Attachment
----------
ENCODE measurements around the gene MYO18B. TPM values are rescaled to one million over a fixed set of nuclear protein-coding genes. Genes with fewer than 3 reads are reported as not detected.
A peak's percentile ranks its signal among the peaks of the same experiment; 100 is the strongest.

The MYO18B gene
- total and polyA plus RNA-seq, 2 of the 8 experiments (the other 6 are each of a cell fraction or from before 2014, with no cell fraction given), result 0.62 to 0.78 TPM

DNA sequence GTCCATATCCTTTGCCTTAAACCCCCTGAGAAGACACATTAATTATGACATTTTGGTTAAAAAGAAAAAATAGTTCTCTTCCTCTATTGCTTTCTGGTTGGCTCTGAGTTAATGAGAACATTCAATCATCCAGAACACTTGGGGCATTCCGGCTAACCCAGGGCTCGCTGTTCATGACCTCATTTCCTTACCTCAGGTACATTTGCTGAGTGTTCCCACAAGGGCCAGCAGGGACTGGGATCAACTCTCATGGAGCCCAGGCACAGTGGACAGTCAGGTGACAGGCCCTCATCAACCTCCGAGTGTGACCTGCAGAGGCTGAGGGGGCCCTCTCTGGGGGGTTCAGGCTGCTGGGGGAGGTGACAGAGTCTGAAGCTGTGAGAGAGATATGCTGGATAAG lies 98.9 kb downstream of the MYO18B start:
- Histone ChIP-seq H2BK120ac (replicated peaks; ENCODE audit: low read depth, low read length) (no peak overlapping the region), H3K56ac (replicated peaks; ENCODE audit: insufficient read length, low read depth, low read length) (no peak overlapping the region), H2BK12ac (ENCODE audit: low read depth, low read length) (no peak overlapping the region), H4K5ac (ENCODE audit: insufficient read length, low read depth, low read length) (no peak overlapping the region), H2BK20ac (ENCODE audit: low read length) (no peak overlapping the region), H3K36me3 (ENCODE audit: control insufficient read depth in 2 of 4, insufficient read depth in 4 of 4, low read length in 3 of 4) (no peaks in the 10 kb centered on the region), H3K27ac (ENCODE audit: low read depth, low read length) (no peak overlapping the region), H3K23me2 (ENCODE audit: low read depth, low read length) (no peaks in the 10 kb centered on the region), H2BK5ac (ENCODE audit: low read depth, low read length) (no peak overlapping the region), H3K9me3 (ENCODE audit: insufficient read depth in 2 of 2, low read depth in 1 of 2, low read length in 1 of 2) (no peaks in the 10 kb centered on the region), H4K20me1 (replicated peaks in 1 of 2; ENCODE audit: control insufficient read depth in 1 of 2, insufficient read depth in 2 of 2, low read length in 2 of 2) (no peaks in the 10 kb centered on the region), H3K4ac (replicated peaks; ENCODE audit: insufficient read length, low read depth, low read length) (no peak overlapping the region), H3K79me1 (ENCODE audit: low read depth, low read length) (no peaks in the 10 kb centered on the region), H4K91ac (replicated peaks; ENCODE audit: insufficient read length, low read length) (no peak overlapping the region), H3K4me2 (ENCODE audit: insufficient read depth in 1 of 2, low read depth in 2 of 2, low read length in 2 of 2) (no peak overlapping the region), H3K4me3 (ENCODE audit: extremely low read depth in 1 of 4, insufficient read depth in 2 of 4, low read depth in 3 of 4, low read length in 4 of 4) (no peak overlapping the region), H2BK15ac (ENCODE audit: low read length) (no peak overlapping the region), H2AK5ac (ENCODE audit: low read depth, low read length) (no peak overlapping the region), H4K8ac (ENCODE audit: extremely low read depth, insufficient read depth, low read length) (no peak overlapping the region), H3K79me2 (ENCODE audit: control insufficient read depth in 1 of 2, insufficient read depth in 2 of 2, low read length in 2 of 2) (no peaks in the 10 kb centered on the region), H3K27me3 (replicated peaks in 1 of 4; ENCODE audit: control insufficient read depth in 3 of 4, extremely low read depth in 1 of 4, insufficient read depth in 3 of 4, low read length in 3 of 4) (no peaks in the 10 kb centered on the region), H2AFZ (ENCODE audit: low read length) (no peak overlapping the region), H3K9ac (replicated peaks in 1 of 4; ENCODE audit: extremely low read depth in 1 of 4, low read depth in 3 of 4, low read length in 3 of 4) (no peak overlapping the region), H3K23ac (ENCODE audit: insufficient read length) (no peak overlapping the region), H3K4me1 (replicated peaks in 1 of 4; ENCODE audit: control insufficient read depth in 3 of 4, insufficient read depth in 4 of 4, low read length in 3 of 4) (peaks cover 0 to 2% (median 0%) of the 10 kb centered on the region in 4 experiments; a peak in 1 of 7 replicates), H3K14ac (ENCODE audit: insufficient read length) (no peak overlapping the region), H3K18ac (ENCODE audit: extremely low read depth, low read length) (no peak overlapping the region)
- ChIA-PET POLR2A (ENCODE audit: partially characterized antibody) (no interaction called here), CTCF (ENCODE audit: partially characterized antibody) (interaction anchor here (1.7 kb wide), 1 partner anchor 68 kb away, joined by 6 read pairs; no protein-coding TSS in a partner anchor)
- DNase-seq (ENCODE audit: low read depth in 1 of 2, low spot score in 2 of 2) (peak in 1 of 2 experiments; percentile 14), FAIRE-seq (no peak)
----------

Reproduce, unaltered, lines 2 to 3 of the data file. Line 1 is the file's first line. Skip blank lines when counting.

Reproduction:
A peak's percentile ranks its signal among the peaks of the same experiment; 100 is the strongest.

The MYO18B gene